Can You Seek to Rescind a Franchise Agreement Through Arbitration ?
In Jensen v. Quik International, 213 Ill. 2d 119, 820 N.E.2d 462, 289 Ill. Dec. 686 (2004), the plaintiff sought to rescind a franchise agreement with the defendant on the grounds that the franchise agreement violated the Franchise Disclosure Act of 1987 (Franchise Act) (815 ILCS 705/5 (West 2002)), because the franchisor had failed to register with the Illinois Attorney General's office at the time of the sale. Jensen, 213 Ill. 2d at 121.
The defendant sought to stay any litigation on the agreement pending arbitration pursuant to the arbitration clause contained within the parties' agreement; the circuit court denied the motion. Jensen, 213 Ill. 2d at 121. the appellate court affirmed, holding that because compliance with the Franchise Act was a condition precedent to an enforceable contract, the parties agreement and the arbitration clause contained therein were not binding, as a contract could not exist if the Franchise Act had been violated. Jensen, 213 Ill. 2d at 124-25. the appellate court also found that the question of whether a contract existed was a question of law for the court. Jensen, 213 Ill. 2d at 122.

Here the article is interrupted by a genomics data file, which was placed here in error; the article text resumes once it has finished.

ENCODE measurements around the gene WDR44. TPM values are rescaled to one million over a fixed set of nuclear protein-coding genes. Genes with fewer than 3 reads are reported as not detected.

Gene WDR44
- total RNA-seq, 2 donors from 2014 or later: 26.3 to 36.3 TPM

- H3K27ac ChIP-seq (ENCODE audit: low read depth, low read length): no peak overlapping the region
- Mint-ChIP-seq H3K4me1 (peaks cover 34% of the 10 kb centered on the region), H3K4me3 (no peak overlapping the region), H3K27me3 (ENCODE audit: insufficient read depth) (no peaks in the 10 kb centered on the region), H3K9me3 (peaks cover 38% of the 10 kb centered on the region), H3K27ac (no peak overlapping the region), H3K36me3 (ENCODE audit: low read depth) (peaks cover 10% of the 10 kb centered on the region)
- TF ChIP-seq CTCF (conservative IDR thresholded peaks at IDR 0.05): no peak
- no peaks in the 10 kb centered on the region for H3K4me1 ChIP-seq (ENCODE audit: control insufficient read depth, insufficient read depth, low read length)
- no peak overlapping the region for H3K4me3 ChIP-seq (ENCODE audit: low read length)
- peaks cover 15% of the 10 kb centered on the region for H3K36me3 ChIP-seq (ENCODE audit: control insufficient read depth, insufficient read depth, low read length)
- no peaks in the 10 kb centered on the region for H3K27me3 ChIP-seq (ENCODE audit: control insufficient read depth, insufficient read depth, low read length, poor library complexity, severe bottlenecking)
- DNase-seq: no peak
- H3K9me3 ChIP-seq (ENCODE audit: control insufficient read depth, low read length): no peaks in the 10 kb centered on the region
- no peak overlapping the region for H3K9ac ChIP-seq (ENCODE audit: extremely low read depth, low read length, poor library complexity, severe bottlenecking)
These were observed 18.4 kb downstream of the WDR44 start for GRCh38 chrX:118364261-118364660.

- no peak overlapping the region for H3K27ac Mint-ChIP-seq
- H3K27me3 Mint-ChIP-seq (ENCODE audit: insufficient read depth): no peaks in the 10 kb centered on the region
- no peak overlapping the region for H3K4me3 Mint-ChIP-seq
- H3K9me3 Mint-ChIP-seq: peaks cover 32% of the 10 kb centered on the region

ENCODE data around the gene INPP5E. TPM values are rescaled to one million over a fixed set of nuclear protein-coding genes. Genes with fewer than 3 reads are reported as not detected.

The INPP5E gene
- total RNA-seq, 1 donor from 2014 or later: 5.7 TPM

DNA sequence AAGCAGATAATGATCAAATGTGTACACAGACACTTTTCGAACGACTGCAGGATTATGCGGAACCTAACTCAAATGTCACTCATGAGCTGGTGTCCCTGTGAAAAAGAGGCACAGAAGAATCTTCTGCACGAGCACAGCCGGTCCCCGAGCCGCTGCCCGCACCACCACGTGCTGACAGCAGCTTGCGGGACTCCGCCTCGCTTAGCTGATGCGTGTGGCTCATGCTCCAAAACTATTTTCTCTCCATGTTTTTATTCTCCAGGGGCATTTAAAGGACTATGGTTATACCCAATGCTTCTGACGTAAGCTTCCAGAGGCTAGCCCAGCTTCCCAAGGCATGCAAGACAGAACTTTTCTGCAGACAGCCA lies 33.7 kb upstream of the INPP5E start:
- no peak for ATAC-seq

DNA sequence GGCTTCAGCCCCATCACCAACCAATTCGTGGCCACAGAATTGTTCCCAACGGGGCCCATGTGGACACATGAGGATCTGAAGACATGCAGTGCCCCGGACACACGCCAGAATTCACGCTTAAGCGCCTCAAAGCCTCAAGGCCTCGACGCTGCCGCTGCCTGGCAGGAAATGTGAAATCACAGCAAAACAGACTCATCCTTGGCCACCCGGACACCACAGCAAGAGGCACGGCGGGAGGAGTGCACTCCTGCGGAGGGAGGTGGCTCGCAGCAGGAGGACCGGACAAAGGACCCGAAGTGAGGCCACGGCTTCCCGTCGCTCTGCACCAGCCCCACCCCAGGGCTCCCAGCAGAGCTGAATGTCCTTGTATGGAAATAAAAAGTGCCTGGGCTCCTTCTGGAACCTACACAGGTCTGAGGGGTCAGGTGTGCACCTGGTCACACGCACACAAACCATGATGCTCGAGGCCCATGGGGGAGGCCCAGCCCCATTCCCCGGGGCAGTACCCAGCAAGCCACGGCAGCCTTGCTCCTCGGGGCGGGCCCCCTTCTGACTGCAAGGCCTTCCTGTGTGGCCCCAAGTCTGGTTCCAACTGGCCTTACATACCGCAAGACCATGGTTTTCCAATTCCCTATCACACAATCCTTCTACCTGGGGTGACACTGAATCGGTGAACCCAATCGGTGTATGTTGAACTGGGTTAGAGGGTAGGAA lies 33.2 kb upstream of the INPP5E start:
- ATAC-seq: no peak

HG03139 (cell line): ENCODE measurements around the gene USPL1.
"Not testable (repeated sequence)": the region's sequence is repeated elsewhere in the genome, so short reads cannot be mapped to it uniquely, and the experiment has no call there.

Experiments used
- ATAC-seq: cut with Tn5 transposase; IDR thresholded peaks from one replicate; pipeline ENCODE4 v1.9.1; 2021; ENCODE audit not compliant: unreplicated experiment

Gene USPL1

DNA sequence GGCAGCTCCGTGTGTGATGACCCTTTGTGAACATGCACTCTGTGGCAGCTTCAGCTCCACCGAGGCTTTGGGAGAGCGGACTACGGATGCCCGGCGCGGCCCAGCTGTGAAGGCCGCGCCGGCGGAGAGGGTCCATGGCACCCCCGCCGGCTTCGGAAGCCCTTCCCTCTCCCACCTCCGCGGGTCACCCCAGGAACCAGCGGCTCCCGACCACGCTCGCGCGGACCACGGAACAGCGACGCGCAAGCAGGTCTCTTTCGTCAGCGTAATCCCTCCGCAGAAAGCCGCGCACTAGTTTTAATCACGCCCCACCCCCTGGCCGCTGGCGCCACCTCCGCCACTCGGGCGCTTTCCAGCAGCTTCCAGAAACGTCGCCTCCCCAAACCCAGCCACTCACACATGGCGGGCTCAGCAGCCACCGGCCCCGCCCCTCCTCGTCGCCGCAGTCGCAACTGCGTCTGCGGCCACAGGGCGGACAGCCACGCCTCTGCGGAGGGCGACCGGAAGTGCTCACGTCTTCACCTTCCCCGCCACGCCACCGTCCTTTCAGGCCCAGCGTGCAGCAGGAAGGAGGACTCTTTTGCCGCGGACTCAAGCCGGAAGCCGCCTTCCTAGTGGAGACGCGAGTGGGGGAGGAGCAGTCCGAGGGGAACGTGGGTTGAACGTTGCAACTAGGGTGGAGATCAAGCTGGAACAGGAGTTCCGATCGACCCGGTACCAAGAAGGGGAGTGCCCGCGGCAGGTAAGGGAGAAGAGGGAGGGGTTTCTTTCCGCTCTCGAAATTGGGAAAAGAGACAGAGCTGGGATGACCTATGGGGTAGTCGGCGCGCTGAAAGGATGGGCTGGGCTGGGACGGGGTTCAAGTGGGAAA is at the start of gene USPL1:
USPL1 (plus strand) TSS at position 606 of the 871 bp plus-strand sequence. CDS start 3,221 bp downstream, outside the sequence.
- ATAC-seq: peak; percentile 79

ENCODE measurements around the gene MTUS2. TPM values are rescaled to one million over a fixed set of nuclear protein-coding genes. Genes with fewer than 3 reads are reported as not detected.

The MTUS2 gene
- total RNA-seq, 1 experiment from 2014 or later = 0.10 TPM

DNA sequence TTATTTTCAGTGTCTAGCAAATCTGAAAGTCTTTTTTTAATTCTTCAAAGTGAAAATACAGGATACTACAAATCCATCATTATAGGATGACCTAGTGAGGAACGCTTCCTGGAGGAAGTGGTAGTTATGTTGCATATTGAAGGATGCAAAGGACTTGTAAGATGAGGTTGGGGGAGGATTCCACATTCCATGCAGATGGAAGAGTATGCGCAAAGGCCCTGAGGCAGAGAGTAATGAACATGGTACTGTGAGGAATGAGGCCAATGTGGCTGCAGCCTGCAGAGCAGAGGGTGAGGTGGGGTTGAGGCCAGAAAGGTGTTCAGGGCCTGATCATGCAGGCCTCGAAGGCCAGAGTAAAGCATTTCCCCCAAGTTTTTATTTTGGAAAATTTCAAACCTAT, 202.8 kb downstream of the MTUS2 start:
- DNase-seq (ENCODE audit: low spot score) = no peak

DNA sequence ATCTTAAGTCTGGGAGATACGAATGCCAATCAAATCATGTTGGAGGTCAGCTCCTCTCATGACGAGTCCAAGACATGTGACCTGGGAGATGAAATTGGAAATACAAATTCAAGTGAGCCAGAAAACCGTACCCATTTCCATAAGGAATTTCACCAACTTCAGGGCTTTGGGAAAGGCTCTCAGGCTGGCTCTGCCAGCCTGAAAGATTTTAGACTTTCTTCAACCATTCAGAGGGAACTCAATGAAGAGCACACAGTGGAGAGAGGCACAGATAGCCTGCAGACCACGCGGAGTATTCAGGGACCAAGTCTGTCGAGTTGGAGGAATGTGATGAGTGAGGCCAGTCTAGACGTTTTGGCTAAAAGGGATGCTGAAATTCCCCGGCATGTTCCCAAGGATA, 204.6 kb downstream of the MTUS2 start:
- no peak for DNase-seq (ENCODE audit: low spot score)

The supreme court disagreed.
In Jensen our supreme court concluded that registration, although required by the Franchise Act, was not a condition precedent to the enforcement of a franchise agreement. Jensen, 213 Ill. 2d at 126.
The Franchise Act provides that when a violation occurs, rescission and damages are available; however, the Franchise Act does not provide that agreements in violation of the Franchise Act are invalid or unenforceable. Jensen, 213 Ill. 2d at 126-27.
Moreover, our supreme court noted that rescission presumed the existence of an otherwise valid and enforceable contract. Jensen, 213 Ill. 2d at 127.
Therefore, because an action to rescind does not challenge a contract's existence, it can be presented to an arbitrator. Jensen, 213 Ill. 2d at 127.
Our supreme court also noted that the Franchise Act gave a franchisee the option of seeking rescission, but did not mandate that he do so. Jensen, 213 Ill. 2d at 127.
Finally, our supreme court noted, inter alia, that Illinois public policy favors arbitration as a means of resolving disputes and allowing a party to avoid arbitration, by merely alleging that no contract existed, undermined Illinois public policy. Jensen, 213 Ill. 2d at 128.